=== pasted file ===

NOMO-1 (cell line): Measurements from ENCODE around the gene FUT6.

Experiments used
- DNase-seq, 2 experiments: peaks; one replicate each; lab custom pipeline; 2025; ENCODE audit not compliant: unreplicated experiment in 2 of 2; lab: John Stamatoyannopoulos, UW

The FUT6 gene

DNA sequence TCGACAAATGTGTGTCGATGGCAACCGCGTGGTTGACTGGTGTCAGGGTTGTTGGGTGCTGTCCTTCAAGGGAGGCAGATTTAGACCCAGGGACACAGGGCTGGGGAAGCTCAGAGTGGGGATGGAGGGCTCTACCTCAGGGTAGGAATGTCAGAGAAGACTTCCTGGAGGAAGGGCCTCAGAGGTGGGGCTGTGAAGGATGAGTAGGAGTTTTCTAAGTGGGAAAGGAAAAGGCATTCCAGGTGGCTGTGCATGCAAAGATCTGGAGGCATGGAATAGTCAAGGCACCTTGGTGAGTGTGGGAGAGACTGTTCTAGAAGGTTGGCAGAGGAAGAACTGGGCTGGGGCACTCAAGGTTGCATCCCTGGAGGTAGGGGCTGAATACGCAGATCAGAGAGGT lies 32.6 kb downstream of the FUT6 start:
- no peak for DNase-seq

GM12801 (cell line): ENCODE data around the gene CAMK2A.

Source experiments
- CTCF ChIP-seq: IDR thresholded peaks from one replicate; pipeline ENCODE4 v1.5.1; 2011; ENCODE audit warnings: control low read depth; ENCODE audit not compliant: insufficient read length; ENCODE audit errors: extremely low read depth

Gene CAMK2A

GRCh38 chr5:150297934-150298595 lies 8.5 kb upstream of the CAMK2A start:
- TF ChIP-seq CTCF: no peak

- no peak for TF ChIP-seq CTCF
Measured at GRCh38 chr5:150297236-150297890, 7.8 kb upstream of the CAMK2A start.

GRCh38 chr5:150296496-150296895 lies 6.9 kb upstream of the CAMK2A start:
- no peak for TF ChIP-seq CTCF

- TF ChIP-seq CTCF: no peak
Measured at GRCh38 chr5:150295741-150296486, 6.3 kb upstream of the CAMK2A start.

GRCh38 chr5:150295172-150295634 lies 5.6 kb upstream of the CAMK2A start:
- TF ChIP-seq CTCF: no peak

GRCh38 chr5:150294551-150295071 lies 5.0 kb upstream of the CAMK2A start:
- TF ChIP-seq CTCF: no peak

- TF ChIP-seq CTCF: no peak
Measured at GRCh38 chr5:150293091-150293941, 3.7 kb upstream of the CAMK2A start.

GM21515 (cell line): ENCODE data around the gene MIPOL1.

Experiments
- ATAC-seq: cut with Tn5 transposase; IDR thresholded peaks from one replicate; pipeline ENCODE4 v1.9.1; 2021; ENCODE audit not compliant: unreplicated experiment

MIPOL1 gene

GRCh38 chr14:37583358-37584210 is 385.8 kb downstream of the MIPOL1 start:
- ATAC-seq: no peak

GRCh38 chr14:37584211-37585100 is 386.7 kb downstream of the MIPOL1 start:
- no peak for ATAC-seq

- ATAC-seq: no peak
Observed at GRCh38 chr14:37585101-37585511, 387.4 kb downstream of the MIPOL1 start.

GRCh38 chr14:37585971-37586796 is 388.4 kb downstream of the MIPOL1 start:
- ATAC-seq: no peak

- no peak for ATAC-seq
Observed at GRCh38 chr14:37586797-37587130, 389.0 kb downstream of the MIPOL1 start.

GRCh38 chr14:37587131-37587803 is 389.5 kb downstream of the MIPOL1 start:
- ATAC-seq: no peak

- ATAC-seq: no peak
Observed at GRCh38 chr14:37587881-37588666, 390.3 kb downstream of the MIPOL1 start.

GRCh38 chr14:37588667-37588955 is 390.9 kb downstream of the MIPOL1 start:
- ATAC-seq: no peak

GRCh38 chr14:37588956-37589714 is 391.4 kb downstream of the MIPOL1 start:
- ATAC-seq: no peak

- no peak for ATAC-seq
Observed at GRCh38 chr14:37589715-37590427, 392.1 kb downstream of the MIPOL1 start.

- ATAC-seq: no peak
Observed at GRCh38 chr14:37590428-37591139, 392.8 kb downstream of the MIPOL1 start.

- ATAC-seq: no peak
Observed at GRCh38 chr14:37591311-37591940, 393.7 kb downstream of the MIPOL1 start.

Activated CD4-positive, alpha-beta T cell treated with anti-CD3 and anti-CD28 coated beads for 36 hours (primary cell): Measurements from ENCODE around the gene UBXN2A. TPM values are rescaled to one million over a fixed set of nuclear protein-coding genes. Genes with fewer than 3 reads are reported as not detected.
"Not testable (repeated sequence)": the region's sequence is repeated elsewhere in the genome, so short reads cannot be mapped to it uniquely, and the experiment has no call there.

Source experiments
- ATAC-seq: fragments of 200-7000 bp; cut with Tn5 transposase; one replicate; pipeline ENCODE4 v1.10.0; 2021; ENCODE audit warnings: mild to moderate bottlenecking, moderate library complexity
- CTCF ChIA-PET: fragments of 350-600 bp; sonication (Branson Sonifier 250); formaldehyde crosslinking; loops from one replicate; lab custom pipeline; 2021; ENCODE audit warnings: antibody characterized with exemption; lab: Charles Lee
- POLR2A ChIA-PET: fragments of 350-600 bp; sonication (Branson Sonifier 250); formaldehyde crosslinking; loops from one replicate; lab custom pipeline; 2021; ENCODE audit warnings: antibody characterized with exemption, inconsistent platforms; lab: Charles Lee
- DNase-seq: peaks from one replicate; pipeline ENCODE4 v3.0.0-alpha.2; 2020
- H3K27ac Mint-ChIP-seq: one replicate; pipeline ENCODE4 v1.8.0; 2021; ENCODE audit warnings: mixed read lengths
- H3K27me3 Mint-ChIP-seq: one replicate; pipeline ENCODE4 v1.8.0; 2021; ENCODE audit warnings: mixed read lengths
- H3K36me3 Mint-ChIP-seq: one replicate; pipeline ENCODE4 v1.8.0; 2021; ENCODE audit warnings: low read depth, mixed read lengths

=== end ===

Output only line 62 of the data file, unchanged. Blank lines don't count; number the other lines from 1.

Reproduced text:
- H3K36me3 Mint-ChIP-seq: one replicate; pipeline ENCODE4 v1.8.0; 2021; ENCODE audit warnings: low read depth, mixed read lengths